In a recent 60 Minutes episode on CBS, Global Witness, the nonprofit with the goal to “change the system by exposing the economic networks behind conflict, corruption & environmental abuse,” revealed the stunning fact that the United States has become the “easiest place to set up an anonymous company after Kenya, out of 180 countries.” As a result, GW decided to test the system by trying to get meetings with some fifty law firms. Thirteen firms accepted meetings and only one turned them down outright. One other firm said they would require more information before taking on the client.
What did these firms want to continue talking about? Well, basically helping a fictitious minister of natural resources in an unnamed African nation to move fictitious funds he received from bribes from corporations who wanted mineral rights, which he has control over. Obviously, the lawyers did not know of their fictitious nature. Still, the videos, which 60 Minutes showed, were rather damning.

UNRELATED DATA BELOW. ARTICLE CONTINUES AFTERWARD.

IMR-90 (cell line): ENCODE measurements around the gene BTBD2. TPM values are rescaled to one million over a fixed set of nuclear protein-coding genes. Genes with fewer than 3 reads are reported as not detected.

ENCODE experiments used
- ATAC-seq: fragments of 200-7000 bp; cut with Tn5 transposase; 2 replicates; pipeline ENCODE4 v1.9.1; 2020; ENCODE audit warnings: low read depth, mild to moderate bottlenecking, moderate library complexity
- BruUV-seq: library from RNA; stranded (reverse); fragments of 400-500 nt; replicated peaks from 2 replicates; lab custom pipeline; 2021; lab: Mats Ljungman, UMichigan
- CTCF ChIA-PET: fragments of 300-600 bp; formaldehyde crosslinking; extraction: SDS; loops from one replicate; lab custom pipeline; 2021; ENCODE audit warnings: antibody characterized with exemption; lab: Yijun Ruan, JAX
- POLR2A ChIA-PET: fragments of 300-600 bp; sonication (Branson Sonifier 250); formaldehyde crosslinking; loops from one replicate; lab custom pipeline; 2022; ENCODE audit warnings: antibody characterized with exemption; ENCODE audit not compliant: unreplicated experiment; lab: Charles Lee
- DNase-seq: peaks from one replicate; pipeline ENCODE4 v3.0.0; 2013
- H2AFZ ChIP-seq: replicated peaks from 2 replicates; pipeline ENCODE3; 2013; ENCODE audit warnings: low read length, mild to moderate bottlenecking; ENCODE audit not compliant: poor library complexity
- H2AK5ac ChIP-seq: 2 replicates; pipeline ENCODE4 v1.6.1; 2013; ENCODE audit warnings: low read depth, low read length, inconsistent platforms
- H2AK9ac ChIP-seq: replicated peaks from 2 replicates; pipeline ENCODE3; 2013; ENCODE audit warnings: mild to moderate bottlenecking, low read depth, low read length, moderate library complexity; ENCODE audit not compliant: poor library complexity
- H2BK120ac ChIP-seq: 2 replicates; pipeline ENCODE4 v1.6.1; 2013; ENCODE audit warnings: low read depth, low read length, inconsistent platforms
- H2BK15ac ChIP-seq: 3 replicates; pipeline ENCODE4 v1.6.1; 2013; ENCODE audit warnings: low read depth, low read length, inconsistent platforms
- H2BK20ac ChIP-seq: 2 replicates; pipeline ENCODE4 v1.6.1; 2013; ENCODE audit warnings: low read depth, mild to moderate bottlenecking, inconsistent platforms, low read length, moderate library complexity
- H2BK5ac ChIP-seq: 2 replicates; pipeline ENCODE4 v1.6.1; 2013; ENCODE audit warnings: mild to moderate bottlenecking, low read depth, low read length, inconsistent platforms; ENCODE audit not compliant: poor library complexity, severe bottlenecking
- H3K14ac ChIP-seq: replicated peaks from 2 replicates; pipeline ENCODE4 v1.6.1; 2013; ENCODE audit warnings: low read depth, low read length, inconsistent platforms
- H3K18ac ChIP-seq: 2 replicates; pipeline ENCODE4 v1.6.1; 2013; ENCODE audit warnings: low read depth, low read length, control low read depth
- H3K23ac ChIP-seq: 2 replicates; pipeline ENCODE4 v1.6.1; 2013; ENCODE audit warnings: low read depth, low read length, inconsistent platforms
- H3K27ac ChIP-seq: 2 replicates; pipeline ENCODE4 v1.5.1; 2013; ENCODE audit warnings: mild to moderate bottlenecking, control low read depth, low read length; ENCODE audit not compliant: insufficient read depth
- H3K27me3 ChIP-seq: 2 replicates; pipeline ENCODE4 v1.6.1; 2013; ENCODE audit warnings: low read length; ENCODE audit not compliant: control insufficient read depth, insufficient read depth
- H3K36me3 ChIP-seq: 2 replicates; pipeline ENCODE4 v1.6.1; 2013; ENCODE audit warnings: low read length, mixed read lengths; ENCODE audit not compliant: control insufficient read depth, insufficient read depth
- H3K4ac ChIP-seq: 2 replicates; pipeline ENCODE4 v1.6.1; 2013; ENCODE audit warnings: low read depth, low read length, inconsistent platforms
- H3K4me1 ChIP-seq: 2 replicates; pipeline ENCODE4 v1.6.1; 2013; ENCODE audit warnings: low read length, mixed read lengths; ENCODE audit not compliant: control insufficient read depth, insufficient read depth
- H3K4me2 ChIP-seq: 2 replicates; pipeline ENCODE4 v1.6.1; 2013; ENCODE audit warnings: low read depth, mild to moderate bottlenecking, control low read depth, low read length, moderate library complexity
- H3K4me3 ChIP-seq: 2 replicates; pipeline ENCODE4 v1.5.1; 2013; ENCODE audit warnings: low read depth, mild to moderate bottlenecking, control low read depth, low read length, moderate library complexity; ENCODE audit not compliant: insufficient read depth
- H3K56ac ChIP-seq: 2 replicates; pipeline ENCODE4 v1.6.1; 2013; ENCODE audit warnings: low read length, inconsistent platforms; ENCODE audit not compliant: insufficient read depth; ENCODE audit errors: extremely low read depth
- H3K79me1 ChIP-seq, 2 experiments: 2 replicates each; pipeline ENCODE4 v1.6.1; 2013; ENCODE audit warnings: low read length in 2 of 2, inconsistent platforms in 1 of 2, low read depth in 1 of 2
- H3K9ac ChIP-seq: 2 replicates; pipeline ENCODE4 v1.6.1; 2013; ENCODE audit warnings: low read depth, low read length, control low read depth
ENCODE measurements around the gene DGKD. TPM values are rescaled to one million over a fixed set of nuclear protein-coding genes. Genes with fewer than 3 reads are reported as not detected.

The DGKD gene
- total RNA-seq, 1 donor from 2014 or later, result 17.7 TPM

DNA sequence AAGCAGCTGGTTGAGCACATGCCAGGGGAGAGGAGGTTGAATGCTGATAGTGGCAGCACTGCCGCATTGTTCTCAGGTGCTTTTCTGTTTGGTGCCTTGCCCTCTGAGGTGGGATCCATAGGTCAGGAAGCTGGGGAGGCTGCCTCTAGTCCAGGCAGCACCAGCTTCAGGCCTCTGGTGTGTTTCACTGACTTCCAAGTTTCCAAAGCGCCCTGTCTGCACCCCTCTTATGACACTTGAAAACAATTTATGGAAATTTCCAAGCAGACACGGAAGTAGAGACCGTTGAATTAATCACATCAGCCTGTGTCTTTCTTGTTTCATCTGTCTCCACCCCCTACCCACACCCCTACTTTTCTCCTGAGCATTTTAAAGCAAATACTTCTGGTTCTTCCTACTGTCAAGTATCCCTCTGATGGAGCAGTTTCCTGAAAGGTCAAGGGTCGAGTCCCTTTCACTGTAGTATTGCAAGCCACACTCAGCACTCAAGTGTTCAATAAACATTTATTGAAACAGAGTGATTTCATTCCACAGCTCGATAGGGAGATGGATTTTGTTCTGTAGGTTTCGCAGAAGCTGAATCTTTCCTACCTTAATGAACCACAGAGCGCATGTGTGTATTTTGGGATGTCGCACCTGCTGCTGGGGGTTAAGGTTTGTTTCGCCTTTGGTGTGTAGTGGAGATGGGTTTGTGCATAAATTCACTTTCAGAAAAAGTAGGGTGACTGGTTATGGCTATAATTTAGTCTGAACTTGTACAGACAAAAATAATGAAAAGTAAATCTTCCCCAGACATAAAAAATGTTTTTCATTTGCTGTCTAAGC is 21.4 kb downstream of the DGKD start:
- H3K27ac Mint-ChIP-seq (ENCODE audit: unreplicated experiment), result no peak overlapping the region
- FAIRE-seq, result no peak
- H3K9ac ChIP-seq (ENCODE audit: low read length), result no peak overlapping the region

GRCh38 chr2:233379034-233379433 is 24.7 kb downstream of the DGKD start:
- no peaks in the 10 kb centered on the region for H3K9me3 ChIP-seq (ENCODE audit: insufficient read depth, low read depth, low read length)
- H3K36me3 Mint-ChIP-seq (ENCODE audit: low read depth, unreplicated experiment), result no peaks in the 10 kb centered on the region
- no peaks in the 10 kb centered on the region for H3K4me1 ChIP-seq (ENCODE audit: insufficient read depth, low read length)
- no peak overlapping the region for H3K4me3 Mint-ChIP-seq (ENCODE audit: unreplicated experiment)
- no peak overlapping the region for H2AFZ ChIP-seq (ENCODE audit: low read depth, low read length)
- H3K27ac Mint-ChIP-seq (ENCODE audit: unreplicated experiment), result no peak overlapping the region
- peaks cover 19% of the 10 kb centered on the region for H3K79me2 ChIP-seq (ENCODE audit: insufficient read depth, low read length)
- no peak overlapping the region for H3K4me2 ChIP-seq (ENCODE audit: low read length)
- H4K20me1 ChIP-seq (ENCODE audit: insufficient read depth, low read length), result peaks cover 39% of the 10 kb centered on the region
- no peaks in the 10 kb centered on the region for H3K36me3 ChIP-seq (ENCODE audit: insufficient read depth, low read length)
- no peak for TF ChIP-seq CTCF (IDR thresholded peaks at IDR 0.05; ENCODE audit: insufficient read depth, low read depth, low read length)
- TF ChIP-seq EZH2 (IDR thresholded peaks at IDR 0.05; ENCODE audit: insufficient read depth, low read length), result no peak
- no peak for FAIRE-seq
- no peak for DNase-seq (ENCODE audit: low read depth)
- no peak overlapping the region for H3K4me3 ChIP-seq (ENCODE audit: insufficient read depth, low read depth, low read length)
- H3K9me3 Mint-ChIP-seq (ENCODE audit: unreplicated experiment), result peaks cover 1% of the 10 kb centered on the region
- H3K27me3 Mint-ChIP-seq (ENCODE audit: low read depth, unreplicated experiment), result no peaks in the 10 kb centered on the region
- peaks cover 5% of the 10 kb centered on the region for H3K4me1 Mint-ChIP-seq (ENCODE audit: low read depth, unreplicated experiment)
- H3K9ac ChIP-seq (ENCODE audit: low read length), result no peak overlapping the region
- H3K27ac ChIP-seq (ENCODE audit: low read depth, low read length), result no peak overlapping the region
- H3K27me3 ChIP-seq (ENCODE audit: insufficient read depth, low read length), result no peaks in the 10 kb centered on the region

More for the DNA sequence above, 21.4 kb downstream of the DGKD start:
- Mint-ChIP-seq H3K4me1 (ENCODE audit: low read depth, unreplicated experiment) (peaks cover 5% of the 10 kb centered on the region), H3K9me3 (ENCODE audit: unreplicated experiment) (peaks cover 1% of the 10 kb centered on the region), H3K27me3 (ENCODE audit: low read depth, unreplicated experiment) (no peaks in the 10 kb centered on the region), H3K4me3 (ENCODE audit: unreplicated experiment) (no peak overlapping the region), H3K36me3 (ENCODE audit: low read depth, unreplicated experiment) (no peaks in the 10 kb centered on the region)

The paradox is that US has one of the strictest rules and regulations for Know-Your-Customer and Anti-Money Laundering in the world, but all of those laws pertain to the practices of financial institutions. Lawyers are exempt from much of the reporting rules, making it easy for them to get by undetected.
Charmian Gooch, a co-founder for Global Witness, made herself available for interviews with CBS on this piece to share these shocking revelations. In the process, probably made herself a target of many law firms. I wouldn’t be surprised, though, that there are more law firms willing to work with her organization, now that it has put itself on the map of the general public.
Marcus Maltempo is a Certified Anti-Money Laundering Specialist and a Certified Fraud Examiner with more than a decade of experience helping banks, law firms and clients manage investigations and regulatory responses.